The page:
S&P Cautiosly Optimistic Of Asia-Pac With China On Track For Recovery

Pic: Arab News

S&P Global Ratings in its latest report titled Asia-Pacific: China Rebound Supports Growth says it is maintaining a cautiously optimistic outlook for Asia-Pacific with the view that China’s economy is on track to recover this year.

For other economies, it said this will dampen but not offset the hit of slower growth in the U.S. and Europe, the fading impact of domestic re-opening post-pandemic, and higher interest rates.

“We believe the recovery in China will be largely organic, led by consumption and services. Our GDP growth forecast of 5.5% this year, up from 4.8% in November, exceeds the target of around 5% announced at the National People’s Congress meetings in March,” said S&P Global Ratings chief economist Louis Kuijs.

“In our view, Beijing set that target at a relatively unambitious level to provide room for policy to respond to inflation or financial risks, if needed,” Mr. Kuijs said.

We expect the region excluding China to grow at 3.8% in 2023, after 4.7% in 2022. In most economies, inflation should decline, although elevated core inflation will prod some central banks to raise rates further.

External pressure from rising U.S. interest rates will likely push some others to lift rates further too.

The U.S. and the eurozone are likely to slow significantly in 2023. S&P expects only 0.7% growth in the U.S. this year and 0.3% in the eurozone.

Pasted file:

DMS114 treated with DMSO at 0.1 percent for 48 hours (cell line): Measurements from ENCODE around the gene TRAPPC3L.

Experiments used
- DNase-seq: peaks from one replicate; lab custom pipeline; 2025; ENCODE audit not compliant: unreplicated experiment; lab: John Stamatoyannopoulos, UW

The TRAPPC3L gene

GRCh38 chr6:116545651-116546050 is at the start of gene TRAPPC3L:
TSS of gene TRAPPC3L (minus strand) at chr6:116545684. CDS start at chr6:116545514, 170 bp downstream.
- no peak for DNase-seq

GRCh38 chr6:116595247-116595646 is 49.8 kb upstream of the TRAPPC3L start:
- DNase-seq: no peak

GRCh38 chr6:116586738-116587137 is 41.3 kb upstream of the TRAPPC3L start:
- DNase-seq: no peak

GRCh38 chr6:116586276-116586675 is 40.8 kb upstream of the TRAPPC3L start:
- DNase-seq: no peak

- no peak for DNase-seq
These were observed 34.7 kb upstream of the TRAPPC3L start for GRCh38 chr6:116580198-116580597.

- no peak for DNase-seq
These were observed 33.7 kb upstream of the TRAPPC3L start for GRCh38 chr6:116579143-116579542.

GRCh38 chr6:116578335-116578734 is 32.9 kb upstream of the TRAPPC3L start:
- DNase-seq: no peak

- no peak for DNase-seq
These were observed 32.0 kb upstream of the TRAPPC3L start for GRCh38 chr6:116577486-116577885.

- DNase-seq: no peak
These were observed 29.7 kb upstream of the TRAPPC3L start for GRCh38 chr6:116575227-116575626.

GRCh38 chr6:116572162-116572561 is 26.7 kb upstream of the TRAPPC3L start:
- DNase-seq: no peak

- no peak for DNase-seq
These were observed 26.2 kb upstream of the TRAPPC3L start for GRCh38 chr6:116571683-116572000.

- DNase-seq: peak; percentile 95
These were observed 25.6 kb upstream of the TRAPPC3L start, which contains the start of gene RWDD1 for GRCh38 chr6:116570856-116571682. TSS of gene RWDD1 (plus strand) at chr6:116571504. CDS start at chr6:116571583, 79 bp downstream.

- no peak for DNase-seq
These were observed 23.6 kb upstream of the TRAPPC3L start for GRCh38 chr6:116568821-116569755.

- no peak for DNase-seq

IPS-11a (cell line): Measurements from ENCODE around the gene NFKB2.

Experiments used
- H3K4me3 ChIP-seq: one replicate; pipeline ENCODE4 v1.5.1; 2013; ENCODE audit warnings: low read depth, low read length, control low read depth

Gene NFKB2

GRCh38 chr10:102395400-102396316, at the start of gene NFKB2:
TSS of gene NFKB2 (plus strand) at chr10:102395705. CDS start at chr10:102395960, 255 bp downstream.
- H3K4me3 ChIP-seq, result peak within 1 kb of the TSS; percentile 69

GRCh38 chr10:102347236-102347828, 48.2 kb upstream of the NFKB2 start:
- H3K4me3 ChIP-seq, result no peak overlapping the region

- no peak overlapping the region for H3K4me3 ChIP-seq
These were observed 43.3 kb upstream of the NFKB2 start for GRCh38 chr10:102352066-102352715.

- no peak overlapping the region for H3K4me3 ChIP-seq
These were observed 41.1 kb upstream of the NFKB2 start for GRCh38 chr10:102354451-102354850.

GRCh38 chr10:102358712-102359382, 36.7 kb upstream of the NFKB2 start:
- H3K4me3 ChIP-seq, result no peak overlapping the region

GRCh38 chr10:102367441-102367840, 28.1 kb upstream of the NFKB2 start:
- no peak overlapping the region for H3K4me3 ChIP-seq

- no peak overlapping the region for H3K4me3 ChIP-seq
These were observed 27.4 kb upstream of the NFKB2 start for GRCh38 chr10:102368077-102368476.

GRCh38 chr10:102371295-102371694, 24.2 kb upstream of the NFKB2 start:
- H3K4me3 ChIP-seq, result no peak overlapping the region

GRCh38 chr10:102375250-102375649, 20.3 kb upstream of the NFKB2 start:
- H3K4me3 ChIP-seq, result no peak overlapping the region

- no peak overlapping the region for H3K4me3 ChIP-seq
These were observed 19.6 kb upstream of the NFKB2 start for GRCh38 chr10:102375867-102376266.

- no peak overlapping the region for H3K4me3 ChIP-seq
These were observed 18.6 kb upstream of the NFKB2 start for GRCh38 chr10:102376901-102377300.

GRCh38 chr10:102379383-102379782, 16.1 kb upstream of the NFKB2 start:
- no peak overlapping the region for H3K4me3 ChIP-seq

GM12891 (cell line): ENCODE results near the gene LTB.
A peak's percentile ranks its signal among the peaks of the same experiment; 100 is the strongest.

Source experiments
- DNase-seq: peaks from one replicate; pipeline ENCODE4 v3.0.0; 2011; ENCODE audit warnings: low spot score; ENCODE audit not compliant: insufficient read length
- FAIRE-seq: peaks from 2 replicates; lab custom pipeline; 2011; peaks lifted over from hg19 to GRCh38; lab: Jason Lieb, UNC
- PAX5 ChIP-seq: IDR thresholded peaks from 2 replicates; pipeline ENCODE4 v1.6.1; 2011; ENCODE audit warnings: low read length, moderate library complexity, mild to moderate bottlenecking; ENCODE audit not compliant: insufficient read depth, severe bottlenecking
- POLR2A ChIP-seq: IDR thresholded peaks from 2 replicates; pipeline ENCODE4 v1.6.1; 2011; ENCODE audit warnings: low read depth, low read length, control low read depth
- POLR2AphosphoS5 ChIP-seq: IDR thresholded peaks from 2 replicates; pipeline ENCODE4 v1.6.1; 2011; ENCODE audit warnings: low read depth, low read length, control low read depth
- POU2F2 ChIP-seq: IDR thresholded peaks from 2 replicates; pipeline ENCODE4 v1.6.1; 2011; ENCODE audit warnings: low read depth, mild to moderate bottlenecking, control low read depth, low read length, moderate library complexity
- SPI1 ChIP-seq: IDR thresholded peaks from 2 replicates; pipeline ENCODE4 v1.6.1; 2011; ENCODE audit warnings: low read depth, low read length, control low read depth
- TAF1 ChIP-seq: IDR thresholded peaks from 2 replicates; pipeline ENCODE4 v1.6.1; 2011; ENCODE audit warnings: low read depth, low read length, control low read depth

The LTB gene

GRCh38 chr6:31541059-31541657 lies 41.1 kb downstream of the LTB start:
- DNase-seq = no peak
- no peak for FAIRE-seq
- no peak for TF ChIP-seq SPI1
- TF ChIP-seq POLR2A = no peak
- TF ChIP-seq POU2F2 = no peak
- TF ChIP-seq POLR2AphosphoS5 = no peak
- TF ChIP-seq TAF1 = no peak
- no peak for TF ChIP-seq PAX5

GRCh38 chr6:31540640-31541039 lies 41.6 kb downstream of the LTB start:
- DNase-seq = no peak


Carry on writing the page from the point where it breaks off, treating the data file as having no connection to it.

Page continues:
China’s recovery it added won’t fully offset the impact of the slowdown in the U.S. and Europe on the Asia-Pacific region. But it will alleviate it. The likely acceleration in China this year is broadly comparable to the likely slowdown in the U.S. and Europe.

However, there are two-way risks to China’s growth outlook for 2023 and 2024. After the initial bounce-back, the recovery may lose steam amid new setbacks such as housing or labor market weakness.

Other Asia-Pacific economies should slow but not stumble on weaker global growth, the petering out of the benefits of domestic re-opening, and the impact of higher interest rates.

Two notable trends are shaping the outlook. First, COVID-induced output losses in emerging market economies are likely to be permanent.

The second key trend is a shift in export market shares among Asian economies.

Meanwhile, the inflation and interest outlook in Asia-Pacific remains mixed.

“Inflation is mostly manageable, with notable exceptions. But some central banks will need to raise rates to normalize interest rate gaps with the U.S. amid current account deficits,” Mr. Kuijs said.

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